http://money.cnn.com/news/newsfeeds/...re/PH33434.htm.

Neuralstem, Inc. (NYSE MKT: CUR) announced that the first patient was treated last week in the Phase I trial testing NSI-566 human neural stem cells in the treatment of chronic spinal cord injury (cSCI) at the UC San Diego School of Medicine. The patient has been discharged from the hospital. The NSI-566/cSCI Phase I trial will treat four patients who have thoracic spinal cord injuries (T2-T12) with stem cell transplants directly into the region of the injury, between one and two years post-injury. All of the patients have an American Spinal Injury Association (AIS) grade A level of impairment, which is complete paralysis with no motor or sensory function in the relevant segments at and below the injury. The trial is under the direction of principal investigator (PI) Joseph Ciacci, MD, UC San Diego School of Medicine and neurosurgeon at UC San Diego Health System. Much of the pre-clinical work with the NSI-566 cells in spinal cord injury was conducted at UC San Diego School of Medicine by Martin Marsala, MD, professor in the Department of Anesthesiology, who will be another study investigator.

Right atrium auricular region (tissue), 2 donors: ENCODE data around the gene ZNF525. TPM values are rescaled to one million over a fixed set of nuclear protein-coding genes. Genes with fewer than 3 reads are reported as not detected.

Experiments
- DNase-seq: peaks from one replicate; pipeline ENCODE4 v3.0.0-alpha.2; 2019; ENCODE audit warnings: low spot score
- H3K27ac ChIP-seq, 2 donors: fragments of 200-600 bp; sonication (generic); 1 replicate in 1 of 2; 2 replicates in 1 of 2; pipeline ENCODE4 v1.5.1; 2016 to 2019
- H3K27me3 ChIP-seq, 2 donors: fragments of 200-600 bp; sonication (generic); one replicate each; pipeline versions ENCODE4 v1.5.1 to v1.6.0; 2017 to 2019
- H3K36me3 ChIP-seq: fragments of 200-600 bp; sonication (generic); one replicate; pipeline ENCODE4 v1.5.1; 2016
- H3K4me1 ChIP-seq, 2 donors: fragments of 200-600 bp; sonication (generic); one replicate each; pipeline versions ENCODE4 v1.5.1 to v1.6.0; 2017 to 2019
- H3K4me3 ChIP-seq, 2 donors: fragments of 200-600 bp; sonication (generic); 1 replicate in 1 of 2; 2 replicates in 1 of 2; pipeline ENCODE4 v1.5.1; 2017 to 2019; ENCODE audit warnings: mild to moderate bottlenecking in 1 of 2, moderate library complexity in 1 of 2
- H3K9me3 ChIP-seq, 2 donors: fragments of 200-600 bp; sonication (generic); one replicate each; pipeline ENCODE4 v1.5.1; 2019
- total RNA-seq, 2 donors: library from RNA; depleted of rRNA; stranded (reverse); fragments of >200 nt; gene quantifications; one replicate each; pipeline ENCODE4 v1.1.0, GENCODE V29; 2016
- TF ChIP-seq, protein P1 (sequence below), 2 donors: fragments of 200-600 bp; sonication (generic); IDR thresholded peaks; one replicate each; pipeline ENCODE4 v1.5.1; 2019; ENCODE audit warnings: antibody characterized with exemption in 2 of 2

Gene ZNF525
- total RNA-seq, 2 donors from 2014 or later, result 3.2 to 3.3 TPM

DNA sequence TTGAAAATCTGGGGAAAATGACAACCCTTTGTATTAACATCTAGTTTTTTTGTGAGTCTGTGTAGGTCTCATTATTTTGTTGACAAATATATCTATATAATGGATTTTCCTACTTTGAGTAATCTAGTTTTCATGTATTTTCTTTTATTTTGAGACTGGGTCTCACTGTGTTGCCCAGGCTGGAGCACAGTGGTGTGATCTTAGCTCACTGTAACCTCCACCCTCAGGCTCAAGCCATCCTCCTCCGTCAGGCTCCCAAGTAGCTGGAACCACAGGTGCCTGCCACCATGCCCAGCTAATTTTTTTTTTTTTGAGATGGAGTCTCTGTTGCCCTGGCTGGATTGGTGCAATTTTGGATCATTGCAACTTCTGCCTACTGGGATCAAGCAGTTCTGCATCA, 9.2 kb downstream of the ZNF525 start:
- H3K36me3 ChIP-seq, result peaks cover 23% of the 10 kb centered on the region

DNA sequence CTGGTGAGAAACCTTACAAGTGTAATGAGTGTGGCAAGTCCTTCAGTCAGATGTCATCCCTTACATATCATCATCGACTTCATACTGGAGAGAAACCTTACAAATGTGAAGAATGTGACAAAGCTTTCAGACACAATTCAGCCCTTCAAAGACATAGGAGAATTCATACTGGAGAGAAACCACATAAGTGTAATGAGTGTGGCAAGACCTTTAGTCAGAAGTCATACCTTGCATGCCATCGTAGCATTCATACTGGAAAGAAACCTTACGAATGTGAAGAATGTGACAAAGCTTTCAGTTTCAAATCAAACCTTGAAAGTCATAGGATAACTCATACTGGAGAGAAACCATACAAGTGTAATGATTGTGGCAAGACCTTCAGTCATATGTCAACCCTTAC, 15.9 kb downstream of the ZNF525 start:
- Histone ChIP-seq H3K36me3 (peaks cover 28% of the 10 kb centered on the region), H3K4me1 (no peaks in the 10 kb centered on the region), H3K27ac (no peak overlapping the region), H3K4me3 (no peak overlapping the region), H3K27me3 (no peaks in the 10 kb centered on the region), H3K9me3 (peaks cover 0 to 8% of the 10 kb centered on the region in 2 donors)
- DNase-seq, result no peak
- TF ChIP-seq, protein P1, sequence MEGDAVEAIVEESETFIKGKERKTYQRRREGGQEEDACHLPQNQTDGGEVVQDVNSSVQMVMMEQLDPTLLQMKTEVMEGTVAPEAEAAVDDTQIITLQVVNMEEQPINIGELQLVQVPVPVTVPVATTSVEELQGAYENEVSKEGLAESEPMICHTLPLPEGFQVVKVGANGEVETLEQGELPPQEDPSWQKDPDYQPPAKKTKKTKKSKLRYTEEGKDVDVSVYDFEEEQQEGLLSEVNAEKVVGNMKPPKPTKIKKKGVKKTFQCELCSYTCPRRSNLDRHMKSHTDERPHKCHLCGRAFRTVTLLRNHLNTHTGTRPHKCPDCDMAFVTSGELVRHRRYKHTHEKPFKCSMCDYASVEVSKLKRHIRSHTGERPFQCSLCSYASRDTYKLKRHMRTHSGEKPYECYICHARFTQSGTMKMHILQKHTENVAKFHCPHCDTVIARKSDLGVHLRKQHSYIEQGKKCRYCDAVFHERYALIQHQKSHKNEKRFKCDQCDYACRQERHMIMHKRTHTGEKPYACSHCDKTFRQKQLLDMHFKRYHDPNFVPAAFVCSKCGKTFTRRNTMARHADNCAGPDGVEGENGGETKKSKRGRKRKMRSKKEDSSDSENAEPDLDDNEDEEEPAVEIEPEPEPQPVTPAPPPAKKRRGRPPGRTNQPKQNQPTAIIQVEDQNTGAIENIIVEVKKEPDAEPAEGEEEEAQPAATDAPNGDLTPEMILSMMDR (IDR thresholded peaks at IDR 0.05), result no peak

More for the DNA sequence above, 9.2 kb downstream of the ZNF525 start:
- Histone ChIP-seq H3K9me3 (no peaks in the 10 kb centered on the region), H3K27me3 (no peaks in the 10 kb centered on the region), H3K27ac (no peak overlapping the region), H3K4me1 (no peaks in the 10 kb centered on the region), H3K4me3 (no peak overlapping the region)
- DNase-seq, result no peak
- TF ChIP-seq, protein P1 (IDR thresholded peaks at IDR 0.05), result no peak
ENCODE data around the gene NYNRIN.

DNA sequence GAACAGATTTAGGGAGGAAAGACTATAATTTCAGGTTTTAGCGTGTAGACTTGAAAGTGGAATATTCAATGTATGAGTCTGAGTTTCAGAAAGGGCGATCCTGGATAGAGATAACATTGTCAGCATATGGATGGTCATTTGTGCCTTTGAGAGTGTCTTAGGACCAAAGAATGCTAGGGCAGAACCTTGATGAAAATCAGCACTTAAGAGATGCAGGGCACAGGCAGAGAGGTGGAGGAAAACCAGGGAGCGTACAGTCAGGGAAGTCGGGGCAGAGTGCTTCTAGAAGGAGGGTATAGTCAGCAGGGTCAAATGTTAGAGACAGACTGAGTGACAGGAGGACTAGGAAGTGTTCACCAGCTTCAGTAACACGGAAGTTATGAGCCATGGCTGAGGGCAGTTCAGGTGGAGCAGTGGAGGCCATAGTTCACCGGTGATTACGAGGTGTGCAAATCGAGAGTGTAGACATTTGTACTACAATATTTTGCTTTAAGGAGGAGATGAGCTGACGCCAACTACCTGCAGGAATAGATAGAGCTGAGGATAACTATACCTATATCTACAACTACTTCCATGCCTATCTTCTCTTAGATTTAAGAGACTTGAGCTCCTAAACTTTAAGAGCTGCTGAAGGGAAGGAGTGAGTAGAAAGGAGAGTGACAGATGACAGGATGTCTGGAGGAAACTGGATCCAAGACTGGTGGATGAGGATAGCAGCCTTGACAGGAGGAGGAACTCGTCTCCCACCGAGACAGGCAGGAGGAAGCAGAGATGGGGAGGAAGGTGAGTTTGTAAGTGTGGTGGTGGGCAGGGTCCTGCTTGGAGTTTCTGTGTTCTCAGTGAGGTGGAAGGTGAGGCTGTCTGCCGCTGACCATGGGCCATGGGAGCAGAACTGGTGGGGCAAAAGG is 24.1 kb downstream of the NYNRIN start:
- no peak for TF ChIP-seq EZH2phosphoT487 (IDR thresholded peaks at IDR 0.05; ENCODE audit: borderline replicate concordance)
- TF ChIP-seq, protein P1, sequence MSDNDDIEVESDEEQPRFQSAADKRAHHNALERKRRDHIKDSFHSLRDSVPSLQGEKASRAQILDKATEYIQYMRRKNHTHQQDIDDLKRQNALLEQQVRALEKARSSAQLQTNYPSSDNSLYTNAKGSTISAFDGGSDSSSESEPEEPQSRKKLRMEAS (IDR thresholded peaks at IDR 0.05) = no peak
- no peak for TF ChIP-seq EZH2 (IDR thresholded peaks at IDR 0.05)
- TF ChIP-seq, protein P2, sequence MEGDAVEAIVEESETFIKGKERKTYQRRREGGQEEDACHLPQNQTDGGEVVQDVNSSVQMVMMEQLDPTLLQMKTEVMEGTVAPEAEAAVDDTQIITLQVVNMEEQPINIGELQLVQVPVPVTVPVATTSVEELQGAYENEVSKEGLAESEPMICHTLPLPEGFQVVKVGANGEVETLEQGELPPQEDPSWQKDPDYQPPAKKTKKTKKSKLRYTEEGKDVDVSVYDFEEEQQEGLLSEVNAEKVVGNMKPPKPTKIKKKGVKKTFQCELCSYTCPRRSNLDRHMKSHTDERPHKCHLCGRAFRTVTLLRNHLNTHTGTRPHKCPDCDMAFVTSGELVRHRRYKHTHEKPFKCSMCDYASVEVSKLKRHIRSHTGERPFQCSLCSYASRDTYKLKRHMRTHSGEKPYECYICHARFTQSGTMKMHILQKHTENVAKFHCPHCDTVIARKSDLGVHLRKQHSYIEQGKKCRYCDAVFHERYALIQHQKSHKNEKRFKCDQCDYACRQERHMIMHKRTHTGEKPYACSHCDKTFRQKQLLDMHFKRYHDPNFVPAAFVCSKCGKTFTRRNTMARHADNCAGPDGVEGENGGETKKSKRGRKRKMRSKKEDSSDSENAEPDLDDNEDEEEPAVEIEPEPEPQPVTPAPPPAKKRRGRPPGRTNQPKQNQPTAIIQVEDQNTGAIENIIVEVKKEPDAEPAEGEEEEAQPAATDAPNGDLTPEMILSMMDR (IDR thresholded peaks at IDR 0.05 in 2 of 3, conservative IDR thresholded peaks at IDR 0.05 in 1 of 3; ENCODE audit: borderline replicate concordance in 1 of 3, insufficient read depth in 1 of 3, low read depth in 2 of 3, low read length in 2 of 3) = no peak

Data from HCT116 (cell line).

Karl Johe, PhD, Neuralstem's Chairman and Chief Scientific Officer, explained the scientific rationale behind the Neuralstem therapy. "The therapeutic mechanism of action for the neural stem cell transplantation in chronic spinal cord injury is for the transplant to 'bridge the circuitry gap' in the cord which resulted from the injury. To return meaningful function to the patients, existing nerves from above the injury will need to traverse and connect to the intact area below the injury, which we believe can happen via our transplant. The new nerves generated from the transplant itself can connect to the host cord above and below the injury and contribute to the rebuilding of the damaged circuitry, as demonstrated in animal studies (Lu, Gorp). This structural repair by NSI-566 in chronic SCI patients will be in addition to the neuroprotective factor expression demonstrated in ALS patients who have undergone transplantation with the same cells."
This clinical trial at UC San Diego Health System is funded by Neuralstem, Inc. and was launched and supported by the UC San Diego Sanford Stem Cell Clinical Center. The Center was recently created to advance leading-edge stem cell medicine and science, protect and counsel patients, and accelerate innovative stem cell research into patient diagnostics and therapy.